Mother and daughter cut flowers in their cottage style garden in Greenbelt, Maryland, near Washington, D.C., September 1938, by Marion Post Wolcott, via Library of Congress Prints and Photographs Division.
Greenbelt was one of three* “Greenbelt Towns” created by the New Deal federal government in the late 1930s. The built-from-scratch communities were designed to provide the best of both city and country living.
In addition to affordable housing, they incorporated commercial, medical, educational, and social facilities — all within park-like landscaping.
. . .Greenbelt was an experiment in both the physical and social planning that preceded its construction. Homes were grouped in superblocks, with a system of interior walkways permitting residents to go from home to town center without crossing a major street. Pedestrian and vehicular traffic were carefully separated. The two curving major streets were laid out upon and below a crescent-shaped natural ridge. Shops, school, ball fields, and community buildings were grouped in the center of this crescent.
. . .The first families were chosen not only to meet [low] income criteria, but also to demonstrate willingness to participate in community organizations.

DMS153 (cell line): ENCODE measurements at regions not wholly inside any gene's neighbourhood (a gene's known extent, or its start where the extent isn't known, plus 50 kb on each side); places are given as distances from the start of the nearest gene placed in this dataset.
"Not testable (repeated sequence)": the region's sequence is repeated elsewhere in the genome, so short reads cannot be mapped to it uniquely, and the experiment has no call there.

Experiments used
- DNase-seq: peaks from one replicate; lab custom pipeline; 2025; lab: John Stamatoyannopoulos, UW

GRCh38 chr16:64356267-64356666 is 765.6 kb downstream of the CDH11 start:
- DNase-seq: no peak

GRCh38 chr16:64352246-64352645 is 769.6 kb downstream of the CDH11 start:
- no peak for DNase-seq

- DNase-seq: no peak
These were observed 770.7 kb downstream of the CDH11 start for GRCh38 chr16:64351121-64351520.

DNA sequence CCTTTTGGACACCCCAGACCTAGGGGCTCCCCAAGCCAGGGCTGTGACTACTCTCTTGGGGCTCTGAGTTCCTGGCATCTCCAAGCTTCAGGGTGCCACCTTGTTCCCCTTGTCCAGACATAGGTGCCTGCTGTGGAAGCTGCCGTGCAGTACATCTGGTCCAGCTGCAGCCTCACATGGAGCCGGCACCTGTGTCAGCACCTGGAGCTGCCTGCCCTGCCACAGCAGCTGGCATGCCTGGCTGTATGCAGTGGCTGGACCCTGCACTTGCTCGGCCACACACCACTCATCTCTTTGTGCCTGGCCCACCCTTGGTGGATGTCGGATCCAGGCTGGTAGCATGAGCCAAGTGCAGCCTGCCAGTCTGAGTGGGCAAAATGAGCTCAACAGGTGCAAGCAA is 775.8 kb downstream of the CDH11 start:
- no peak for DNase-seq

[They] arrived on October 1, 1937, [and] found no established patterns or institutions of community life. Almost all were under 30 years of age. All considered themselves pioneers in a new way of life. A mix of blue and white collar workers, they reflected the religious composition of Baltimore and Washington, D.C.—Protestant, Catholic, and Jewish; but because of the racial bias controlling public policy at that time, all were white.†
. . .In 1952, when Congress voted to sell off the greenbelt towns, citizens in Greenbelt formed a housing cooperative (Greenbelt Veterans Housing Corporation, later Greenbelt Homes, Inc.)
“Old Greenbelt” has been well preserved over the years and was designated a National Historic Landmark in 1997. The photo above shows some of its rowhouses with gardens in 2005. It was taken by James W. Rosenthal for an Historic American Buildings Survey (via Library of Congress).
†The Census found that 41% of residents were African-American in 2000.